“Absolutely not.” I shake my head and reach for her—not realizing how human the gesture is until she is already in my arms. Her ear pressed against my chest, I rub my cheek against her soft red mane. Even her scent is appealing to me.

“Do you know the real reason I collected dreams?”

She shakes her head.

“So that I could feel what it was like on the outside. Every dream I cherished was based in the waking world. I didn’t care about the wild or the magical. I craved the comforts of the mundane. And how better to experience that than with the person I care about most, as someone who can hold her in his arms when she is sad?” I sigh and pull her closer. “I regret only two of the choices I’ve made since I met you.”

“What are those?” she says, her voice soft.

“Not staying here with you in the first place, and not maiming that stupid boy.”

“James?” She shakes her head. “After all that’s happened, I almost forgot about that piece of garbage. You should try to forget about him too.”

But I won’t. Not until I pound him with these awkward human hands.

Across the creek, fireflies begin to flicker near the swaying cattails. The wind is cool and soft, and the only sounds are the creek and the wildlife too far outside of our radius to fear our presence. I would have given my magic just to experience this peaceful place. But now that I have her to share it with, I feel as if I’ve truly made the deal of a lifetime.

At this moment, I am so fulfilled, I try something I have only seen in dreams: I kiss the top of her head.

She looks up at me in surprise.

“What? Did I do it wrong?”

“Not at all,” she says.

Seeing an opportunity, and hoping I’m not making a fool of myself, I say, “You know, the mare did tell you to look out for me. And how better to do that than to train me in the ways of your kind?”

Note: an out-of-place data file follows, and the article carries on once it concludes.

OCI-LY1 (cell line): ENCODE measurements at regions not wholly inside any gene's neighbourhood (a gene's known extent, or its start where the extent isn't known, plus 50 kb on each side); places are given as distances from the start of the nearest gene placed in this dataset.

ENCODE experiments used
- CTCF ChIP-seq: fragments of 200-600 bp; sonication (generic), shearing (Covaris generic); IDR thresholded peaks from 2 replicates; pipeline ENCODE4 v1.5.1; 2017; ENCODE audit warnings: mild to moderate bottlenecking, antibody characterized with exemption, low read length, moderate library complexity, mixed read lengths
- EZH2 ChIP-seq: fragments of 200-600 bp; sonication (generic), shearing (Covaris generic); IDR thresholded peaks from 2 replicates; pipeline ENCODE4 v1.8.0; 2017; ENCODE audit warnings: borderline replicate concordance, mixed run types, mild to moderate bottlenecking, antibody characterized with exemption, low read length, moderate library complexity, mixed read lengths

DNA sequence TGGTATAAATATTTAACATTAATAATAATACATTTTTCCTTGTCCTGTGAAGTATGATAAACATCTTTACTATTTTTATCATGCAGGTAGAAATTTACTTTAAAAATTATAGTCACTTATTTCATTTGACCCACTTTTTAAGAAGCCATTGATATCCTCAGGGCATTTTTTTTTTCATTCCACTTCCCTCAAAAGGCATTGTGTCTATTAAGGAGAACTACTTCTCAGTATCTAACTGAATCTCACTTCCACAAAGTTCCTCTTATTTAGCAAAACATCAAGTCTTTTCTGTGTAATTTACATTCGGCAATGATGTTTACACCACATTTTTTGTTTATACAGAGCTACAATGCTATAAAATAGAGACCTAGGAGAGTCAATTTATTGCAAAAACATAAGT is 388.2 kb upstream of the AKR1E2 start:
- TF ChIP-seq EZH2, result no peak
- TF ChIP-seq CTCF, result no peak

A playful grin stretches across her face. “I really do love your sense of humor.”

My heart pounds against my ribcage as I ask, “What else do you love about me?”

“All of it,” she says; and before I realize what’s happening, she presses her lips to mine. My eyes fly open in surprise, but my resistance is only momentary.

She is kissing me. This is a human kiss. I was always curious as to why they did this, and I am probably as terrible at it as I am everything else, but I kiss her back, and that is when I realize that I enjoy it. I not only enjoy the feeling of the lips on lips, but I like the way she feels against me. I like the strange sensations in my brain and chest and… other areas that kissing her causes. No, I don’t just like it. I love it. And I love this girl. No dream could ever compare to the reality of kissing Sarah.

As we lower each other’s bodies gently to the ground, we find new ways to show our love for one another.

And no longer having anything to fear, the frogs resume their song.

The End

2 thoughts on “Original Works: The Dream Keeper, by Jen P